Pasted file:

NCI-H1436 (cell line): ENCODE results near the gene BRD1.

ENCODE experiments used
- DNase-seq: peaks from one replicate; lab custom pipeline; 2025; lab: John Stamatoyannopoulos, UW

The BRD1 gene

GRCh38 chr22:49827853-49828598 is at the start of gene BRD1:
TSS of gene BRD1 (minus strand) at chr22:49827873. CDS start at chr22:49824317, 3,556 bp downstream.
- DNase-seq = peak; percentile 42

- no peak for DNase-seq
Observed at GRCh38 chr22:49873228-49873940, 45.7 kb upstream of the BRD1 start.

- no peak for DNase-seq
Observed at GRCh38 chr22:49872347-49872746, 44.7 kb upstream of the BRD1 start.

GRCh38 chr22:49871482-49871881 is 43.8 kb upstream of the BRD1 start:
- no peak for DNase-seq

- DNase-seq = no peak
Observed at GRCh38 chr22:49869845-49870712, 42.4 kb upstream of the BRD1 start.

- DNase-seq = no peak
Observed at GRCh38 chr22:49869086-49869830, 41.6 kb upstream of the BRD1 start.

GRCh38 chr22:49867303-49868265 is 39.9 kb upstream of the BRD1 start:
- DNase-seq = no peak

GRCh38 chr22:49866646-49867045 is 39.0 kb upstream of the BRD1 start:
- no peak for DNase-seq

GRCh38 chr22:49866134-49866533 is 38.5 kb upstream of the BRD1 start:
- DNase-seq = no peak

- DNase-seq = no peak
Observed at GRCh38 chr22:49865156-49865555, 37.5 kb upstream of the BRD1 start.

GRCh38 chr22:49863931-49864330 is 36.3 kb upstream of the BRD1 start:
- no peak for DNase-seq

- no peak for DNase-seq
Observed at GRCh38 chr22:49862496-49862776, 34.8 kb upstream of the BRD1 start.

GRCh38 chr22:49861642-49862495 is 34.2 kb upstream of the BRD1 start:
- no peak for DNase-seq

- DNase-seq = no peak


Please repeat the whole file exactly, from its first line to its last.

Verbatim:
NCI-H1436 (cell line): ENCODE results near the gene BRD1.

ENCODE experiments used
- DNase-seq: peaks from one replicate; lab custom pipeline; 2025; lab: John Stamatoyannopoulos, UW

The BRD1 gene

GRCh38 chr22:49827853-49828598 is at the start of gene BRD1:
TSS of gene BRD1 (minus strand) at chr22:49827873. CDS start at chr22:49824317, 3,556 bp downstream.
- DNase-seq = peak; percentile 42

- no peak for DNase-seq
Observed at GRCh38 chr22:49873228-49873940, 45.7 kb upstream of the BRD1 start.

- no peak for DNase-seq
Observed at GRCh38 chr22:49872347-49872746, 44.7 kb upstream of the BRD1 start.

GRCh38 chr22:49871482-49871881 is 43.8 kb upstream of the BRD1 start:
- no peak for DNase-seq

- DNase-seq = no peak
Observed at GRCh38 chr22:49869845-49870712, 42.4 kb upstream of the BRD1 start.

- DNase-seq = no peak
Observed at GRCh38 chr22:49869086-49869830, 41.6 kb upstream of the BRD1 start.

GRCh38 chr22:49867303-49868265 is 39.9 kb upstream of the BRD1 start:
- DNase-seq = no peak

GRCh38 chr22:49866646-49867045 is 39.0 kb upstream of the BRD1 start:
- no peak for DNase-seq

GRCh38 chr22:49866134-49866533 is 38.5 kb upstream of the BRD1 start:
- DNase-seq = no peak

- DNase-seq = no peak
Observed at GRCh38 chr22:49865156-49865555, 37.5 kb upstream of the BRD1 start.

GRCh38 chr22:49863931-49864330 is 36.3 kb upstream of the BRD1 start:
- no peak for DNase-seq

- no peak for DNase-seq
Observed at GRCh38 chr22:49862496-49862776, 34.8 kb upstream of the BRD1 start.

GRCh38 chr22:49861642-49862495 is 34.2 kb upstream of the BRD1 start:
- no peak for DNase-seq

- DNase-seq = no peak